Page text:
0:55:03.2 Daniel Stickler, M.D.: One of the things is not eating a lot. I eat two meals a day and it's usually small meals. I'll occasionally supplement with protein drinks. But I mean, that's key. I also have a strict routine of going to bed at 9 o'clock. So I'm in bed usually 8:30 or 9:00 every night. My wife and I are both very fixed. I mean, if people ask us to go out to dinner here in Austin, we'll be like, okay, we have to eat at 6:00 though, 'cause we have to be home in bed at 9:00. And they know that. So they, they accommodate us with it. But we get up at either 4 o'clock or 4:30 in the in the morning. That's our natural wake up time. And we spend four hours in the morning. We do meditation and then we just lay in bed together. We'll talk, we'll do massage, we'll make love. But every morning for four hours, that's been our routine for the last four years now. Even when we're on trips or on vacation, we did the same thing. And the body loves that routine of knowing when it's going to bed because it will actually start to turn everything down when you're in a fixed routine. And we don't eat generally past 6 o'clock. I mean, if we go out to eat, we do, but usually we're eating our last meal before 6 o'clock. And we don't watch any TV. That helps too.
0:56:24.8 Paul Austin: No screens right before bed, minimizing blue light, all the sort of standard things. So you go to bed at 9:00, you get up 4:00 to 4:30, but then you're in bed for maybe another four hours and maybe till 7:30, 8:30. So, Although you're sleeping, let's say, seven, seven and a half hours, you're relaxing for about half the day in total. And I think that sense of relaxation is just so not part of the way that we live today. We're always on, we're always stimulated, we're always going, we're always active. And what I found to be true and what the research also reflects is that stress, constantly being on, being in a sympathetic state, you know cortisol levels high, That is sort of like a core central factor for a lot of other lifestyle aging disease.
0:57:22.0 Daniel Stickler, M.D.: Well, and I think the relationship too, you know just the talking that we do in the mornings, I mean we talk about really cool things, we talk about consciousness, we'll read to each other, so we'll find a really cool article that one of us will read to the other one, we'll be reading different books on generally the same subject, and we'll be pausing and saying, Hey, listen to this, but that connection that we have, I mean I had a client just this past week, and I was like, how much time do you spend, you know you and wife together? And he goes, well we, we plan two to three hours at least twice a month, and I'm like, Oh wow, okay. [chuckle] That's not much time.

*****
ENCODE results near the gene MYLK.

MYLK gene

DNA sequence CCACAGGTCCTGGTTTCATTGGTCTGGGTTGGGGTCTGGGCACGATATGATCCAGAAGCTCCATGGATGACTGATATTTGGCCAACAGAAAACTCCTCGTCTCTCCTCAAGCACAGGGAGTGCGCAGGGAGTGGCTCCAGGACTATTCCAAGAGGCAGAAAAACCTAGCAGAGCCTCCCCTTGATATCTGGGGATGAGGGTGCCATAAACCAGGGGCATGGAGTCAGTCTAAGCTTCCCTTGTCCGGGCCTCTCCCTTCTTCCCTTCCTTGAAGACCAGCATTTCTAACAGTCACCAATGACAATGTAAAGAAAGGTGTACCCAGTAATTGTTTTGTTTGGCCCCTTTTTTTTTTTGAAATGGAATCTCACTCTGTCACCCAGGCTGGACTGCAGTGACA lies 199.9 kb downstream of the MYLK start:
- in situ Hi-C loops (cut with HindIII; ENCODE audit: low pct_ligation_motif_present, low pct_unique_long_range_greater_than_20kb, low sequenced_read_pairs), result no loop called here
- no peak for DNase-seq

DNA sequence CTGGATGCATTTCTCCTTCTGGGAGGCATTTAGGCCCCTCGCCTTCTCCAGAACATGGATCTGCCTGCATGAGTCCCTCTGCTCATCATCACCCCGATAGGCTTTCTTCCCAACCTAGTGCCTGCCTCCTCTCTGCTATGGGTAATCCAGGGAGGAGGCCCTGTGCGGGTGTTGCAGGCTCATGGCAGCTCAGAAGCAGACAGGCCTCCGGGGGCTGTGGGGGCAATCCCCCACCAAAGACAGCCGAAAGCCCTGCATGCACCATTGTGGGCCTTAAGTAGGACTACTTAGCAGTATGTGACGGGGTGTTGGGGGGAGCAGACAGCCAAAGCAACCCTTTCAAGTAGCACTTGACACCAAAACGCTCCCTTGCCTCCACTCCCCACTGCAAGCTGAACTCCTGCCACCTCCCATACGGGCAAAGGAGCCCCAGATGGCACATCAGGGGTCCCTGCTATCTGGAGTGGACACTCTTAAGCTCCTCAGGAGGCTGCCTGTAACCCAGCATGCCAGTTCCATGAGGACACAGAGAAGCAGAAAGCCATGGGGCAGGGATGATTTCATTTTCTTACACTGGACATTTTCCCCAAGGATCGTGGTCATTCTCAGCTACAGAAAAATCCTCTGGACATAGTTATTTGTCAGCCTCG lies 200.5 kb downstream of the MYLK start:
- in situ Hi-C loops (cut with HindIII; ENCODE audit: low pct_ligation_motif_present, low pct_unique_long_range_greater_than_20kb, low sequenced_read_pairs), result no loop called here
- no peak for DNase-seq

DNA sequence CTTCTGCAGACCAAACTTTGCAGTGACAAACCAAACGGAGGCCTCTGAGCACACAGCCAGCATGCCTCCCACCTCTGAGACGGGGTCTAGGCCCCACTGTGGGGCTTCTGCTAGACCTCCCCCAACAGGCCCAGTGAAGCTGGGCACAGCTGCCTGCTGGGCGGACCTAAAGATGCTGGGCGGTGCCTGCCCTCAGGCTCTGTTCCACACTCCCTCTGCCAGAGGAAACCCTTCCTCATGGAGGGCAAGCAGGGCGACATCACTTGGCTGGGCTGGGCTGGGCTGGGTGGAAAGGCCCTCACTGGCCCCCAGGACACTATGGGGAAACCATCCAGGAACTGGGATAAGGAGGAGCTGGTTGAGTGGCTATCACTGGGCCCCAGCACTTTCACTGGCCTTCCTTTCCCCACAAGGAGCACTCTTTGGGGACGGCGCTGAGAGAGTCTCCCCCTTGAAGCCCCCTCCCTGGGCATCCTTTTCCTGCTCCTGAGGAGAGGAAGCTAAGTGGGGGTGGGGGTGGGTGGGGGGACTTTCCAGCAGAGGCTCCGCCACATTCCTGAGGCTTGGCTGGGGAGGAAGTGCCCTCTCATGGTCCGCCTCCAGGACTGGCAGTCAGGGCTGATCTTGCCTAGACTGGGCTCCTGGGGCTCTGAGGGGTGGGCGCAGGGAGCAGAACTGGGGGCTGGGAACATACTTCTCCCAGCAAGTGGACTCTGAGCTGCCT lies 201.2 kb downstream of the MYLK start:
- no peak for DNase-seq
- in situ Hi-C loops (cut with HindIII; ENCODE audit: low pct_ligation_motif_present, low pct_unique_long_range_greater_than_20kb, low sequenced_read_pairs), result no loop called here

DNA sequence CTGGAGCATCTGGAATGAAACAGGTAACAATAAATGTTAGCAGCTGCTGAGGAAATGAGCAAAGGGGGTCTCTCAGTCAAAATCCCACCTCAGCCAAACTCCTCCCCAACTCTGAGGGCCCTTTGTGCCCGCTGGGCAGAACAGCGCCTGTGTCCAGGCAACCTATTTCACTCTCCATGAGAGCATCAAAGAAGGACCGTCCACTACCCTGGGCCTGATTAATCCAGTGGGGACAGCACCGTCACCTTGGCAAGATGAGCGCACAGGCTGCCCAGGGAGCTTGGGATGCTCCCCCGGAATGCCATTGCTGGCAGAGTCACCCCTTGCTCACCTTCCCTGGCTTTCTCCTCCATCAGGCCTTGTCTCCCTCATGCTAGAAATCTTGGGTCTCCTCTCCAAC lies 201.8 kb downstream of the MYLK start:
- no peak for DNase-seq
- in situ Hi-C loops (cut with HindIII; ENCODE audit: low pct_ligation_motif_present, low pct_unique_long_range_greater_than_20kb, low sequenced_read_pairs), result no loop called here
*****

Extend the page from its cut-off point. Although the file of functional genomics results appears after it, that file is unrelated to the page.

0:58:12.1 Paul Austin: Right. Not much time at all for an intimate partner. And like I would even speak for myself sometimes that deepening of vulnerability, that rawness, that deep intimacy and familiarity can feel boring. And so, what I'm even hearing in how you're describing this is there's rituals, there's routines, there's still a sense of novelty even within the sort of spending a lot of time and a lot of connected sort of energy with each other.
0:58:44.2 Daniel Stickler, M.D.: Yeah, and I mean we, yeah we call it, we make love for four hours every morning, and somebody said, Man, that would exhaust me, I'm like, No, it's not like penetration love for four hours, I mean that's part of it, but we're massaging each other, we're doing this and it's every morning we do that, we're reading to each other and that's our love making.
0:59:06.1 Paul Austin: Wow, well, thank you for sharing that on the podcast, I think that that will be surprising to many and also inspiring as something to explore and deepen with a partner and a spouse. Okay. So we're into the final 10 minutes. There's a couple of other things that I wanna touch on, one of which we have not touched on yet is Neurohacker Collective, so the way that we were able to connect and meet, it was a couple of months ago. The microphone was turned around and you were interviewing me about microdosing, which was a phenomenal conversation for anyone who's listening to this...
0:59:39.6 Daniel Stickler, M.D.: It was.
0:59:43.5 Paul Austin: Go, go check it out. I'd love to hear kind of your thoughts on Qualia, I believe they're going through a re-brand now, but generally, Neurohacker Collective. Why is it that you got involved with Neurohacker? And what is it that you love about Qualia their sort of flagship supplement line nootropic.